Todd Mason said...

Indeed. Worsening trends. (Though in 1992-96, the only people who drew at the DC-suburbs Borders I worked at were national politicians and Madeleine L'Engle...I met Marcia Muller when essentially no one came to her reading...though it didn't help that even I, a fan, didn't know that it was going to happen till I was asked to introduce her an hour beforehand.) But, again, only relatively high-profile papers were likely to have much in the way of reviews, and indeed the artificial squeezing of the papers by their often new corporate owners has also contributed (and their editors were told to chase advertising or probably to scratch the corporation's own book arm's back). That gulf (between much-paid-for writers and relatively unremunerated ones) is going to get wider, too...as the likes of the Top Suspense Group become ever more industry standard...how many of those 100+ indy bookstores in each state (to be Way overly schematic--North Dakota was not blessed the way California or New York were) were generalist bookstores, and not very specialized? How many moved a lot of new books?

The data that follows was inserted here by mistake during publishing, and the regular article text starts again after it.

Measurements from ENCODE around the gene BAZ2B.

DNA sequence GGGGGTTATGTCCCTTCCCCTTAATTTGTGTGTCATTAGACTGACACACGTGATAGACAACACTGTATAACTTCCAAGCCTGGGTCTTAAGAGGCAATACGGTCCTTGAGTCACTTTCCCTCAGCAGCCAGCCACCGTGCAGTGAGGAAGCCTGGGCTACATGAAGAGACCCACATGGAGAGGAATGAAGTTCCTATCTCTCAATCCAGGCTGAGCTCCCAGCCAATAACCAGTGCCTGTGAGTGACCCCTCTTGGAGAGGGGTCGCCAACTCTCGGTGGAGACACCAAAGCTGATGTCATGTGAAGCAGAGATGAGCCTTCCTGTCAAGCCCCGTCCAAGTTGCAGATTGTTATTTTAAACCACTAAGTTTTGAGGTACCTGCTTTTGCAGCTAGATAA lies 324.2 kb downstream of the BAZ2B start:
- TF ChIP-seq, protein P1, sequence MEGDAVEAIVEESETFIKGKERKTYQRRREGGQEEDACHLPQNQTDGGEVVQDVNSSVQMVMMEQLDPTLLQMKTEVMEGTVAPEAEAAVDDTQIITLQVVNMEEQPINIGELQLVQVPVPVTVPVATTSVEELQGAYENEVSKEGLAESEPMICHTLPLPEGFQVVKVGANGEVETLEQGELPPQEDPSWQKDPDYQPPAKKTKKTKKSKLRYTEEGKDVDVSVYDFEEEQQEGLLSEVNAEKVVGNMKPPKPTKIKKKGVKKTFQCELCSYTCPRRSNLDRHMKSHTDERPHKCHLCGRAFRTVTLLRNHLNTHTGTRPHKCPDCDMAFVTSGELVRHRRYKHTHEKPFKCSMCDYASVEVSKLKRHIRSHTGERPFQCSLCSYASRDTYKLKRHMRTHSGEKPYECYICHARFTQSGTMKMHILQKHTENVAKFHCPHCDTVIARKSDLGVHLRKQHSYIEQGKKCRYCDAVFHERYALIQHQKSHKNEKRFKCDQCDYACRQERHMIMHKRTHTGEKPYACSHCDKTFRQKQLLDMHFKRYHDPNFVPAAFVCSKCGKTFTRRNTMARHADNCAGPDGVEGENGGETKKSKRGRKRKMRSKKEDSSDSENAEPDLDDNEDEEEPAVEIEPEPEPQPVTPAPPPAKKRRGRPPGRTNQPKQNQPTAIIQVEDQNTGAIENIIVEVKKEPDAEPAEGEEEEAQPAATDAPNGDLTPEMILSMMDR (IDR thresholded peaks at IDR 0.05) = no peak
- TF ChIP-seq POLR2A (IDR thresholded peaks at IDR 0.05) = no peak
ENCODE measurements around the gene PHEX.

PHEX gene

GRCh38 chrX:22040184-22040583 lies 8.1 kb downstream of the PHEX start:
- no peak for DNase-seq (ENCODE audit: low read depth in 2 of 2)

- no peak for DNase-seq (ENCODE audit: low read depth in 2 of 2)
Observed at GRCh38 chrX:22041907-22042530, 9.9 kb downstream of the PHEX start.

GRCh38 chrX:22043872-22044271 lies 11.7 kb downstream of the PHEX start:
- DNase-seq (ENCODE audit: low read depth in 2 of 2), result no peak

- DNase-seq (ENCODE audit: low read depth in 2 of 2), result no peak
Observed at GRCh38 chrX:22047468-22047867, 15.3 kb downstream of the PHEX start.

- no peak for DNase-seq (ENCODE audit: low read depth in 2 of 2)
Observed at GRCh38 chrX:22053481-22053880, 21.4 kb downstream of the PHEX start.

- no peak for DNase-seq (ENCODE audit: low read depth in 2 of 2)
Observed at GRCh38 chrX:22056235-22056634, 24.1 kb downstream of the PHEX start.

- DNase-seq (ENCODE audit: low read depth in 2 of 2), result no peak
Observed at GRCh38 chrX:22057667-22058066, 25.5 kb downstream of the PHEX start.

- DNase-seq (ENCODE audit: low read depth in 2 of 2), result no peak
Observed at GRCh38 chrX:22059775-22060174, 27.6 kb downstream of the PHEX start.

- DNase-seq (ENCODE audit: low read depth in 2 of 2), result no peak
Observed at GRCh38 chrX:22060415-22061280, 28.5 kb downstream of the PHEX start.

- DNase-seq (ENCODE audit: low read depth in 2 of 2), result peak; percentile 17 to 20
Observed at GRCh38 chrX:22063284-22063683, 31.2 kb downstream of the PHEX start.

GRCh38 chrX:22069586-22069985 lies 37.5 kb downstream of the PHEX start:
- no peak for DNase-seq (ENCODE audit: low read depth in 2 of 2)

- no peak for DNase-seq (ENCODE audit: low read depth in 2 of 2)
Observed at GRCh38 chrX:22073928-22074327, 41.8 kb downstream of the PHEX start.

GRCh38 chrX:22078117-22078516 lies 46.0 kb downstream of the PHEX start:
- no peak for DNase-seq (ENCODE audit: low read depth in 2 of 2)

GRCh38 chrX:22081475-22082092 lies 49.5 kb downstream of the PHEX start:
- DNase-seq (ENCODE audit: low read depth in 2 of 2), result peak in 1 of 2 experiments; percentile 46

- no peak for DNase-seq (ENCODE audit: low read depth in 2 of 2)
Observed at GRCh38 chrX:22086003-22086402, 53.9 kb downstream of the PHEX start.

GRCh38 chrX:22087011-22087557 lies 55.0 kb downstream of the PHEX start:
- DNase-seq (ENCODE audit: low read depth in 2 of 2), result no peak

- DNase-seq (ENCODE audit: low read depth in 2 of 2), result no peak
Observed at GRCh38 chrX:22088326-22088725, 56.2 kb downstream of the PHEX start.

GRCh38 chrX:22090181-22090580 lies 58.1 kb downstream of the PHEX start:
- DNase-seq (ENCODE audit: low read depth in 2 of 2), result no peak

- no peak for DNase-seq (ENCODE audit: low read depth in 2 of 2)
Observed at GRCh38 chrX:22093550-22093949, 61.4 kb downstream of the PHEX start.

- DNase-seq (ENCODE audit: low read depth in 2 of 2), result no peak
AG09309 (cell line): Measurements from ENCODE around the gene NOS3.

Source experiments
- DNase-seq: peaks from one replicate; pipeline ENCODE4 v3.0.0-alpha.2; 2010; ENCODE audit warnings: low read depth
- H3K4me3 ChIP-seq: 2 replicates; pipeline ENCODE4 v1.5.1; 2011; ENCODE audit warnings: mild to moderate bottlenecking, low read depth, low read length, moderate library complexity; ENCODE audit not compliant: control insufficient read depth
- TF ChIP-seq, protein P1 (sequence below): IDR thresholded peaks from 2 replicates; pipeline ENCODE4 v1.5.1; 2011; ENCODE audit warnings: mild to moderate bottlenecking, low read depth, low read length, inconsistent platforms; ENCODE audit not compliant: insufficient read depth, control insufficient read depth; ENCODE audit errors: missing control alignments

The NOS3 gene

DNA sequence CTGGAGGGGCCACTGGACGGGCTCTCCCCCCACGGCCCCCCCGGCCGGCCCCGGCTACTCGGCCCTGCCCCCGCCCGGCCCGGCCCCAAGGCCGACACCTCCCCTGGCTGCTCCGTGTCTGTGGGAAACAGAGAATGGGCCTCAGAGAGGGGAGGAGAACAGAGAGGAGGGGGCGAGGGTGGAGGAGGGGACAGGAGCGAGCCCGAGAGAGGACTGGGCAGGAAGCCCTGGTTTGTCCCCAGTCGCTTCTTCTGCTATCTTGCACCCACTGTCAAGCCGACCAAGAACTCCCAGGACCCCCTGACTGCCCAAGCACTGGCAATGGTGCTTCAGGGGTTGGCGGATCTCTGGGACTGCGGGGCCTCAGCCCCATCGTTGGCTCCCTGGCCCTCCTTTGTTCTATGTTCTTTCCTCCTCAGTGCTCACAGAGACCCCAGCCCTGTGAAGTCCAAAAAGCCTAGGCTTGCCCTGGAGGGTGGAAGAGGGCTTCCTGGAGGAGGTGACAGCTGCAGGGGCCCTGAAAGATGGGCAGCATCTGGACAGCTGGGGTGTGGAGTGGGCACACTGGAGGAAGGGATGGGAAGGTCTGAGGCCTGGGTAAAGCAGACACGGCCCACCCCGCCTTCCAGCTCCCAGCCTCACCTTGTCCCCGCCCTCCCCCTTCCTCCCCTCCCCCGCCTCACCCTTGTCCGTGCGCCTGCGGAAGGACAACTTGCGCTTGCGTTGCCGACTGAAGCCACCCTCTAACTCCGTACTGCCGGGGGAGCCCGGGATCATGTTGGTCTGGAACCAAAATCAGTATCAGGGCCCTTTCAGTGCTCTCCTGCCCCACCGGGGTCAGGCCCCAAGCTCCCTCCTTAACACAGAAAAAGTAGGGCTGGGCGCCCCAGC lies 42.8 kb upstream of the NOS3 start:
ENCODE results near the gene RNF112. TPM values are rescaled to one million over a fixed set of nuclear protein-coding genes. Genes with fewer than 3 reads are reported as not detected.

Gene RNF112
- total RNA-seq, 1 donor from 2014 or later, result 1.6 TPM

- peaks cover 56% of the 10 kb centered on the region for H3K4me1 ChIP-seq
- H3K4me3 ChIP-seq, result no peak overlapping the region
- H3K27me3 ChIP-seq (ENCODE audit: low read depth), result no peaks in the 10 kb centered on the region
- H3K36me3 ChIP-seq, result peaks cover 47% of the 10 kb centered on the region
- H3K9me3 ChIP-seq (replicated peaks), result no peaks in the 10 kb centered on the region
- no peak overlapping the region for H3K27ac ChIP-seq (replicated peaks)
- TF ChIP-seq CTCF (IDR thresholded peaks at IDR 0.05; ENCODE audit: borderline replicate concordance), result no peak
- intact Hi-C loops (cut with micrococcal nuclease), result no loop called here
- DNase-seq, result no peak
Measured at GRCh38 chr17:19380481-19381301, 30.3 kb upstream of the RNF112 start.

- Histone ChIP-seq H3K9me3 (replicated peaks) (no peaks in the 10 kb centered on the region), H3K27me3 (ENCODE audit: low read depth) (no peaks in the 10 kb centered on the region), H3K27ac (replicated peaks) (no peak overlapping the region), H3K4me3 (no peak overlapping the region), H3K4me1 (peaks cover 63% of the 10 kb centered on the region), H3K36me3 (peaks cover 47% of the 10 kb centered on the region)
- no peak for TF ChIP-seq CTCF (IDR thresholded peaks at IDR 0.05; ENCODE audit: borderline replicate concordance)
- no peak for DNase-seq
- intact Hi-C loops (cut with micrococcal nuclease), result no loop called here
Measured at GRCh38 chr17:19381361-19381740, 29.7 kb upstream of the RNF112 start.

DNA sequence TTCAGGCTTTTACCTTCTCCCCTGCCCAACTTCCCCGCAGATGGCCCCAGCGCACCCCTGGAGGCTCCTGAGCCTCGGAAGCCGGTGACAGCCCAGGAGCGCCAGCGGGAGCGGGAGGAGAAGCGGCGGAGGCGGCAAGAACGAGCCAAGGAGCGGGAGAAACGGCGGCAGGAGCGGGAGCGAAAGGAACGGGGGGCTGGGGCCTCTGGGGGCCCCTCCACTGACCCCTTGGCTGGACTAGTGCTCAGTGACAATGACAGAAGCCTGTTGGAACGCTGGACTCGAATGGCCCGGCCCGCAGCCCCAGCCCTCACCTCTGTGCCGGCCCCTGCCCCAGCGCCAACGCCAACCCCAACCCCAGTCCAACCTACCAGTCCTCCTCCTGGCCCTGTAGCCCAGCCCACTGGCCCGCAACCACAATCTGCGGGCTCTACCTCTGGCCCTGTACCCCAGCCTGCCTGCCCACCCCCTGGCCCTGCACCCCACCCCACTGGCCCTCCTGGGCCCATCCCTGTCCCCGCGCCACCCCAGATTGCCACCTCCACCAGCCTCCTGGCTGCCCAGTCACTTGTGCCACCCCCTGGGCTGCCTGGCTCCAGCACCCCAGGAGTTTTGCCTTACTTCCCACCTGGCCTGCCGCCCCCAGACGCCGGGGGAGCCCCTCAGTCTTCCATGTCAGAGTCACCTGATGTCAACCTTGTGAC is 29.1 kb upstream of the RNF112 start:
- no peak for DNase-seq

Rick's question of orphaned formats/files is also a good one. Constant recasting of books in new software formats is going to be a growth industry...

Anonymous said...

As I'm sure Dave Z. knows, it is The Sisters Brothers, not The Brothers Sisters.


Jeff M.

Anonymous said...

Geez, I totall y read that backwards. He got it right, I read it backwards.

Sorry - please ignore the stupid gaffe.


Jeff

Todd Mason said...

A rather relevant article, dealing more with the old snobbery and the new corporatism working together all too well:
http://www.thenation.com/article/173743/my-so-called-post-feminist-life-arts-and-letters?page=full

...Deborah Copaken Kogan on her experiences in the literary world so far...